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Higher loan-to-value products making their mark

Higher loan-to-value products making their mark

Category: Mortgages

Updated: 05/03/2010
First Published: 05/03/2010

This article was correct at the time of publication. It is now over 6 months old so the content may be out of date.

Mortgages that require smaller deposits appear to be making their way back to the market, research conducted by Moneyfacts.co.uk has revealed.

Since the end of February, the amount of higher loan-to-value (LTV) product activity has increased markedly.

In the last week alone, NatWest, Cheltenham & Gloucester (C&G), Darlington BS, Saffron, ITL Mortgages and the Co-operative Bank/Britannia have launched new residential products in the 80 to 85 per cent LTV bracket.

The apparent changing mood towards higher LTV products could represent good news for first time buyers (FTBs) who have been unable to raise a sufficient deposit as lending criteria has tightened since the housing market crash.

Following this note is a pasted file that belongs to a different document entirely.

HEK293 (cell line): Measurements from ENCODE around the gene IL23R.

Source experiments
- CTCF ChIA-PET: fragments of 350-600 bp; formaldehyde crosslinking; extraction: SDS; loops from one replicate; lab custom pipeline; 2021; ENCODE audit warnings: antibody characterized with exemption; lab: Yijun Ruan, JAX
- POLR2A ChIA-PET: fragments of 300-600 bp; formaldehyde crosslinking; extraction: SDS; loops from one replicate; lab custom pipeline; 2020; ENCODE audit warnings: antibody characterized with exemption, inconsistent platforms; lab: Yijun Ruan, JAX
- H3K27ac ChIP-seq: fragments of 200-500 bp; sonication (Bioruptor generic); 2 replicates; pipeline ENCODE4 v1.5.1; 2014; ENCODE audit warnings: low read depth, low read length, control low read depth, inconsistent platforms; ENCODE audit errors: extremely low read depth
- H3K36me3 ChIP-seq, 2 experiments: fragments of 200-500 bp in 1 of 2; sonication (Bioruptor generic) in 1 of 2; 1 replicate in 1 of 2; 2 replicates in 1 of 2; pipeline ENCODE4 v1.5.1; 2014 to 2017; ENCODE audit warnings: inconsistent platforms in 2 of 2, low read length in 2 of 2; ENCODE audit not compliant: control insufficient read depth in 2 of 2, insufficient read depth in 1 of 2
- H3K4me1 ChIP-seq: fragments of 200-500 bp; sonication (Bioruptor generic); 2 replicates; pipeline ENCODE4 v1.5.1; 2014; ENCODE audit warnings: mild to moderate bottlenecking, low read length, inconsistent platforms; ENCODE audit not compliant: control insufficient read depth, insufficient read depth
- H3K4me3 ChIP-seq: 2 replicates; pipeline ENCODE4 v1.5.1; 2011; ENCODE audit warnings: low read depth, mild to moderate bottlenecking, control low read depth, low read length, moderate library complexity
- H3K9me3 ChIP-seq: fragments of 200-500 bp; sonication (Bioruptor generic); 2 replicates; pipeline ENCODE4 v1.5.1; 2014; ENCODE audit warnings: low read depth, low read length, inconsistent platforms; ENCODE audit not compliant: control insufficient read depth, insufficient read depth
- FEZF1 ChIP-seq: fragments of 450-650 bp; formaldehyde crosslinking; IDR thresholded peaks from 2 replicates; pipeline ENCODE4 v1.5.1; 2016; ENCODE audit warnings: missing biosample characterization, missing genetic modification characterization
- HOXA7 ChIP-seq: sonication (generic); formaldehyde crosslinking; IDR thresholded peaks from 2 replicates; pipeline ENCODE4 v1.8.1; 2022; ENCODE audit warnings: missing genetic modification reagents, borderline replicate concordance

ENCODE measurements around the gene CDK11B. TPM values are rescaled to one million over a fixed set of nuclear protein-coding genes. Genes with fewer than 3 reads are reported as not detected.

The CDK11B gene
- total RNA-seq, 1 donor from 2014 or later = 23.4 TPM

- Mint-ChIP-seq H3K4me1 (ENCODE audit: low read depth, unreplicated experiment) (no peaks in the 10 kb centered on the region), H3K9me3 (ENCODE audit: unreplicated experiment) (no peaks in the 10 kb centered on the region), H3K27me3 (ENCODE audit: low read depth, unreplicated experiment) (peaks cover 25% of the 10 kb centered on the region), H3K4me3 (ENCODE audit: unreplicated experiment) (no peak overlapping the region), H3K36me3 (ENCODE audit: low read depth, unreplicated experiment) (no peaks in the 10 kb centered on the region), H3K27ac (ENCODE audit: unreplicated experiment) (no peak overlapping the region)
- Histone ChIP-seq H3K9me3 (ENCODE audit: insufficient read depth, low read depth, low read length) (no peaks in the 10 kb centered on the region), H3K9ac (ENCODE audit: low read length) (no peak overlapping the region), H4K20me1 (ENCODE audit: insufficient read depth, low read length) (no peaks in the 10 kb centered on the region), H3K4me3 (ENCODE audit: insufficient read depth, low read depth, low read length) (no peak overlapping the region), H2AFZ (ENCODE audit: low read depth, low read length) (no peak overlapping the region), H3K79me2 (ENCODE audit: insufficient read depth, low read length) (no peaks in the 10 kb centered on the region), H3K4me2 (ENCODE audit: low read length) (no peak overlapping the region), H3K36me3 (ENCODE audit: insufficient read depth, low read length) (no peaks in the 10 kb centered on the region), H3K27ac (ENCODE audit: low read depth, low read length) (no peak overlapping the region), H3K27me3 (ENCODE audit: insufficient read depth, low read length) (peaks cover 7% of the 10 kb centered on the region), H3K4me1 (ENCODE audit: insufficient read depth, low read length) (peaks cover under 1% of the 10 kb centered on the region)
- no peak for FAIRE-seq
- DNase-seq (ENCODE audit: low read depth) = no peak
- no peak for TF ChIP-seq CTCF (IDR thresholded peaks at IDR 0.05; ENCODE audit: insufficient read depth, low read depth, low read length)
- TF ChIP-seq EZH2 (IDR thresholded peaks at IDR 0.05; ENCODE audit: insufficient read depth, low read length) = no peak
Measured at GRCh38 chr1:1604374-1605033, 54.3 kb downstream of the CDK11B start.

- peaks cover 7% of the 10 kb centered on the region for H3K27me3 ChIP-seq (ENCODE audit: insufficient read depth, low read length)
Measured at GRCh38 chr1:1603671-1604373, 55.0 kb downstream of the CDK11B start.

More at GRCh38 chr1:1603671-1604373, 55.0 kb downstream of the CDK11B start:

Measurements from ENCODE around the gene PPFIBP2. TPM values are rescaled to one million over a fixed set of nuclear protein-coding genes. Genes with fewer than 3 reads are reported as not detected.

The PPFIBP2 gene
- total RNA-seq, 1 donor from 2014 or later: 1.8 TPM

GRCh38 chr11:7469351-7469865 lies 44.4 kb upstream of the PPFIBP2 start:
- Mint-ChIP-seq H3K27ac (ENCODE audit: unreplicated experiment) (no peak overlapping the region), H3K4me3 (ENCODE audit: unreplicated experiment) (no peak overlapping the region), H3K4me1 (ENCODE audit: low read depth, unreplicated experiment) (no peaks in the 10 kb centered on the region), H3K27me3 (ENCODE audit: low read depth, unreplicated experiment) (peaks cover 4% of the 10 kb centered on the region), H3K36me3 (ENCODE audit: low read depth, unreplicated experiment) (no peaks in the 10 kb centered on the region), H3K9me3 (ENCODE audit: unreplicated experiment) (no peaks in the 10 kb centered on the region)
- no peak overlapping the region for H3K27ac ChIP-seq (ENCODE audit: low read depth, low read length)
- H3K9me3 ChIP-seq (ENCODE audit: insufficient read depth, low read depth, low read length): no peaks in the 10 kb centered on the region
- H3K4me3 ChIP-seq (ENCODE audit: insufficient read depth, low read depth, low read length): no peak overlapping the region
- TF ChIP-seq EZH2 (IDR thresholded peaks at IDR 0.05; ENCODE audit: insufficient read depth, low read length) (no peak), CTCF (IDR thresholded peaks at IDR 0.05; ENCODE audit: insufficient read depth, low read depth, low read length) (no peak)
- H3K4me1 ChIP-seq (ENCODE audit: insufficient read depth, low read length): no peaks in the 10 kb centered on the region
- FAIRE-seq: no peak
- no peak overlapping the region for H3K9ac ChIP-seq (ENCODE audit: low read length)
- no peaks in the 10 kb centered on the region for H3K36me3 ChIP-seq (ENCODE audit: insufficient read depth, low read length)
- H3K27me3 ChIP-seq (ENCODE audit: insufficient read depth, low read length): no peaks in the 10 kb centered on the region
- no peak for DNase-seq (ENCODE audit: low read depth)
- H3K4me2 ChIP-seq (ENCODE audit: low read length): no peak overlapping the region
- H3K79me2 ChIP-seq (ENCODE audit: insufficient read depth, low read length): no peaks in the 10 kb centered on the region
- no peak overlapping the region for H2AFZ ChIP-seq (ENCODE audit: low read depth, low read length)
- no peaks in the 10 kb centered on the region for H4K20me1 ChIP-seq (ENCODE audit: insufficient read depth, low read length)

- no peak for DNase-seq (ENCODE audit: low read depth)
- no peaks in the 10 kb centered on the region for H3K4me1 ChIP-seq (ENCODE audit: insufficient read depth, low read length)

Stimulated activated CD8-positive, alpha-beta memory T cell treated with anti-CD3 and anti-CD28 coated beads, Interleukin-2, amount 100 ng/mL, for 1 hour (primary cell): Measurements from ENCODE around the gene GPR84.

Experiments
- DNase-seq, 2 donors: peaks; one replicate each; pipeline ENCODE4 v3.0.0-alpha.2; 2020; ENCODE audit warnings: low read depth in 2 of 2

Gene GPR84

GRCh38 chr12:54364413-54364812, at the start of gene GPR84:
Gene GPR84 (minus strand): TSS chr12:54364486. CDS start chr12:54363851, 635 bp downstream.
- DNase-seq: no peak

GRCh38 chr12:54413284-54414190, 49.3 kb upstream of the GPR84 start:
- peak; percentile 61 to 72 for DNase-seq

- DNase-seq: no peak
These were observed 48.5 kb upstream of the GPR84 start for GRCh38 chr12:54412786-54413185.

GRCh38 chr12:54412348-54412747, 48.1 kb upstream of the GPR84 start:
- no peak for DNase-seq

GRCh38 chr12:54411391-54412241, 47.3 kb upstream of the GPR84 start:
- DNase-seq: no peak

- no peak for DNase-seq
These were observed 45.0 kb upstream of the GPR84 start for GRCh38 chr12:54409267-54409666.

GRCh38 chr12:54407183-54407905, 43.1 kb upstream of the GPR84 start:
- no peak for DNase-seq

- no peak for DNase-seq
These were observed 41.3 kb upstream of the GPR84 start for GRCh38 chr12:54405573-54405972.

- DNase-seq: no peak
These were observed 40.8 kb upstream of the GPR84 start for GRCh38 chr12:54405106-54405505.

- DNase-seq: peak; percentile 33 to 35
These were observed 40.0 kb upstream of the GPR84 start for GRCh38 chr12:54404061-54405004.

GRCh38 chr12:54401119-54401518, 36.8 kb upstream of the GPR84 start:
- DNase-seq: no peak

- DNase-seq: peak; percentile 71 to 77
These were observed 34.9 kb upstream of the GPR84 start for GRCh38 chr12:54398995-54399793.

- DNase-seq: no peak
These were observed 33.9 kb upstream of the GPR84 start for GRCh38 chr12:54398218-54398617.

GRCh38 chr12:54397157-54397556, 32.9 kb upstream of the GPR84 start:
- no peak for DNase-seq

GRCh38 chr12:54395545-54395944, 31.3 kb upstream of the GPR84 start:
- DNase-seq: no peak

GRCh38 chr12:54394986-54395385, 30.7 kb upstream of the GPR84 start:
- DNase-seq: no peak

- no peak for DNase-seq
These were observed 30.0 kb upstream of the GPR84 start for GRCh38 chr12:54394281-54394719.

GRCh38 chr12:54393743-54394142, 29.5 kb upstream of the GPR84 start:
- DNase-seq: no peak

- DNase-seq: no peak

"There are a growing number of mortgage providers which are becoming a little more accommodating with their credit criteria and this bodes well for consumers who will benefit from a growing competitive mortgage market," commented Darren Cook, spokesperson for Moneyfacts.co.uk

Furthermore, Royal Bank of Scotland (RBS), Teachers and Newcastle BS all raised LTVs for selected products this week.

RBS altered the maximum LTV of its 3.75 per cent tracker from 75 per cent to 80 per cent, while Teachers increased LTVs across its fixed range; those at 60 per cent to 80 per cent, and those at 80 per cent to 85 per cent.

Newcastle BS allowed 90 per cent advances for all house purchase (previously FTBs only) on its variable rate of 4.60 per cent and its fixed of 5.95 per cent.

Rates also came down in the week, with Lloyds, RBS, C&G, Northern Rock and Alliance & Leicester making cuts of between 0.1 and 0.50 per cent.

"It is pleasing to see that the average mortgage rate is falling at the same time as deposit requirements are getting smaller, but at levels that are still responsible," commented Mr. Cook.

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